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Prior Insight is our digital platform which

gathers rich data about autism as a


Every day, our staff members log data, via tablets,

about the young person they are working with - their

food intake, their activities, their behaviours and

more. On average, more than 10,000 data entries are

made every week.

Previously, such data was inputted via a paper-based

system which was time-consuming and limited in

terms of identifying patterns.

We use the data on both a day-to-day basis to assess

learning progress or aid with shift handovers, and on

a 'big' data, analytical level.

It is difficult for people with complex autism to

communicate how they are feeling or what they are

experiencing, making it difficult to understand why

behaviours, incidents or health needs occur.

With the capacity to interpret large amounts of

data more efficiently and effectively, highlighting

correlations and trends, Prior Insight helps us

to identify causes of behaviours and then find ways

to remedy these. It brings together teams from

across Prior's Court to pool expertise and experiences

more effectively, for the betterment of our young

people's lives.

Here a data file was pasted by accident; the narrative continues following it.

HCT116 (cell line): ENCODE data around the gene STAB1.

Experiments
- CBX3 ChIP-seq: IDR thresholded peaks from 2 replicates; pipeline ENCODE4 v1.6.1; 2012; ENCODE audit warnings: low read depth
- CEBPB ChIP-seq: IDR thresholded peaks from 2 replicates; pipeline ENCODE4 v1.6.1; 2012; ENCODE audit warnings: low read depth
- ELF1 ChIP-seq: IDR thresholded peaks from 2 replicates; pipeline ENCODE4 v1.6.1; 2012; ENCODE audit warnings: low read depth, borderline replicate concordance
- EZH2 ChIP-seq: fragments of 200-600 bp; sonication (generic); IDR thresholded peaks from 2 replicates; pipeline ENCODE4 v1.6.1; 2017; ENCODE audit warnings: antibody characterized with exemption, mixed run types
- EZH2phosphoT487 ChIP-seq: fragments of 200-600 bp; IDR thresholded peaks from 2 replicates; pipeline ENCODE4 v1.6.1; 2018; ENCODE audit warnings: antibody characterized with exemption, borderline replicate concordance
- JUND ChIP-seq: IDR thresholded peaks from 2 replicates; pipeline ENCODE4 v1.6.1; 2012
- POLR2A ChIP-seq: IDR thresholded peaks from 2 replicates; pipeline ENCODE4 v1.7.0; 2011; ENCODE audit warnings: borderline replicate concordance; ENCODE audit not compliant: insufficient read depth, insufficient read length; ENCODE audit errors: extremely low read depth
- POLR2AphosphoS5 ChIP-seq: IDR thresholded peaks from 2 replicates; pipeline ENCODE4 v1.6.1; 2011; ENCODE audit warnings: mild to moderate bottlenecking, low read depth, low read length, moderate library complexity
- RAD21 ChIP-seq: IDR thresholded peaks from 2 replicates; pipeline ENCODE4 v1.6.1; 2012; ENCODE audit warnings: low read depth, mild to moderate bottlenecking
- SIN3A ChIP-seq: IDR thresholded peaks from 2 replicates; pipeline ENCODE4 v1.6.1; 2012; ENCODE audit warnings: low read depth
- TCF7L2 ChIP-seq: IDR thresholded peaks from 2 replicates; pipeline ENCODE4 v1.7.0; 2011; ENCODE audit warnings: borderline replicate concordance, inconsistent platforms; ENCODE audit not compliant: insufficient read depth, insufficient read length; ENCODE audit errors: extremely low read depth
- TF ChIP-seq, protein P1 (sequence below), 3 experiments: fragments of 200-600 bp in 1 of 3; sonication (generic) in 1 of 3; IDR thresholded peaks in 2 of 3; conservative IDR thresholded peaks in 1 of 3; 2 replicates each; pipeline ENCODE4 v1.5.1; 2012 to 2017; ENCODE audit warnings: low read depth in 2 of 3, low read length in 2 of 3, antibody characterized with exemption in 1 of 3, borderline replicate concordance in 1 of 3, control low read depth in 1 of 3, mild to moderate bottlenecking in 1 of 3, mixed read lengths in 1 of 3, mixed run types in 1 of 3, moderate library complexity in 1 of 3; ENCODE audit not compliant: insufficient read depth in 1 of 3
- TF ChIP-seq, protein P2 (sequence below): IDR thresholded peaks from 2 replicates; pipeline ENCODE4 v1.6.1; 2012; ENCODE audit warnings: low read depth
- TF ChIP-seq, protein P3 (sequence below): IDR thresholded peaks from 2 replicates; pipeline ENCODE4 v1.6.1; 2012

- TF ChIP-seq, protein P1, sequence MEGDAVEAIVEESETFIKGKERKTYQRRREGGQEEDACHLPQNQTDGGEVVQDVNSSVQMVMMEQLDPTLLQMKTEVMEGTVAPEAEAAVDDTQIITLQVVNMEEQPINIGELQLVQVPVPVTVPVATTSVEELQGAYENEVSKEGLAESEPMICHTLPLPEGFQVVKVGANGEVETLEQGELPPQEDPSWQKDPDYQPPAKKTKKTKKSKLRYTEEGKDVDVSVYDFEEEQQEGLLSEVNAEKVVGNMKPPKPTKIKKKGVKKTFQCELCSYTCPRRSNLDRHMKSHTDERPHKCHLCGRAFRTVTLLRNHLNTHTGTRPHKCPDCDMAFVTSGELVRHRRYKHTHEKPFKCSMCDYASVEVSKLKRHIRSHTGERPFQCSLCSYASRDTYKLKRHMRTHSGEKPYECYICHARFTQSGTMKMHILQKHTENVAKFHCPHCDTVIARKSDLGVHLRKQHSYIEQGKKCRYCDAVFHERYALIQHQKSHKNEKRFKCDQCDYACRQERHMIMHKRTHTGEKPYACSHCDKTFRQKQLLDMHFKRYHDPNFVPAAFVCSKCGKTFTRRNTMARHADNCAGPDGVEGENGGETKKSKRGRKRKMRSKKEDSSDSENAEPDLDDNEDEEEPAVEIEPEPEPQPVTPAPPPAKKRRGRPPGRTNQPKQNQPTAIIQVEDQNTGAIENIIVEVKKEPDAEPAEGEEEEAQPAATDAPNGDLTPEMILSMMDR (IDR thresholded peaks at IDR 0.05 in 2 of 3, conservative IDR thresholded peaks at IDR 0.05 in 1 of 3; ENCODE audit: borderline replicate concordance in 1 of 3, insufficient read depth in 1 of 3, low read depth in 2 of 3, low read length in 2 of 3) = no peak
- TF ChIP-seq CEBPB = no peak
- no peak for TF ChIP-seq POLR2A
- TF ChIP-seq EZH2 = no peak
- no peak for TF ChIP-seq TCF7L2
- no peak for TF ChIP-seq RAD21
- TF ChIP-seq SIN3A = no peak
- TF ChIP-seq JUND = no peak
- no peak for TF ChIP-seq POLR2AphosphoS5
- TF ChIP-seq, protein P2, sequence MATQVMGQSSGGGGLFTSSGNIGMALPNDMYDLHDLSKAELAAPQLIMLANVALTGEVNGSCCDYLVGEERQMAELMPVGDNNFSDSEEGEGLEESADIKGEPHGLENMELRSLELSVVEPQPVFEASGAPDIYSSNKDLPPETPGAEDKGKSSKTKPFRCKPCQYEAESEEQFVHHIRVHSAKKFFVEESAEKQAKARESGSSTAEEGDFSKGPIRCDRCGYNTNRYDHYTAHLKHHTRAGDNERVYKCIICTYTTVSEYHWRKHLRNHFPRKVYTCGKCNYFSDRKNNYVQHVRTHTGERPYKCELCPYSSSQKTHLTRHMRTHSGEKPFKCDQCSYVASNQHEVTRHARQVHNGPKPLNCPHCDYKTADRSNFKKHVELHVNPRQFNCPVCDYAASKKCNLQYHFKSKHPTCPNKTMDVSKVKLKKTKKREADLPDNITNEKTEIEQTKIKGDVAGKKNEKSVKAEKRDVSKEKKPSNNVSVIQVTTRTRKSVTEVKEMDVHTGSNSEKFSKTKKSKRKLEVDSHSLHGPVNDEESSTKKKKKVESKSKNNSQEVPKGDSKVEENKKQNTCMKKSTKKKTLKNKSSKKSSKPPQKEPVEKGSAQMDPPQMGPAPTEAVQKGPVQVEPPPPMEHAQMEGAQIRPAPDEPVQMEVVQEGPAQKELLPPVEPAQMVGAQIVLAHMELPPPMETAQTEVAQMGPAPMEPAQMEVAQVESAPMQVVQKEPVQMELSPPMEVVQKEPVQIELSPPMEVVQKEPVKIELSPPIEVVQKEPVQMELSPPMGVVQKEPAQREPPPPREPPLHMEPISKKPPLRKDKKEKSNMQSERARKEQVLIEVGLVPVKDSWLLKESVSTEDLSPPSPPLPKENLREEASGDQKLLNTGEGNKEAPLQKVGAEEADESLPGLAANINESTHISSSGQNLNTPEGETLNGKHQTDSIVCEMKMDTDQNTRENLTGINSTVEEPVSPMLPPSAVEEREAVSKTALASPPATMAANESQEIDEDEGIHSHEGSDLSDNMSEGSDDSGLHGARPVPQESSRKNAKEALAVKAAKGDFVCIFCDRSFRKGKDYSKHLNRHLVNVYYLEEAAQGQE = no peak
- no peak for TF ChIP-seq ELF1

How big data helped support one young person

to change their relationship with food

/priorscourt @PriorsCourt @priors_court Prior's Court Foundation

Meet Alfie

Alfie has had a diagnosis of

Autism Spectrum Disorder,

Attention Deficit Hyperactivity

Disorder and severe learning

difficulties. Alfie joined Prior's

Court in 2014 at the age of nine.

Alfie, who is now 17, is a very

sociable young man who actively

communicates with adults.

The problem

Following a sickness bug, Alfie's parents raised some

concerns as it seemed he had lost a slight bit of

weight. Concurrently, it was realised that Alfie had

begun to take extended periods of time and many

prompts from his Autism Practitioners when eating.

It appeared that following his sickness, Alfie had

developed an almost phobic response to food.

The solution

A multidisciplinary meeting was held in which a

robust protocol was developed for monitoring and

improving Alfie's relationship with food over the

following months.

A positive behaviour support approach sought to

help Alfie redress his relationship with food, meals

and the illness that he had experienced, to reestablish that eating

was good for him.


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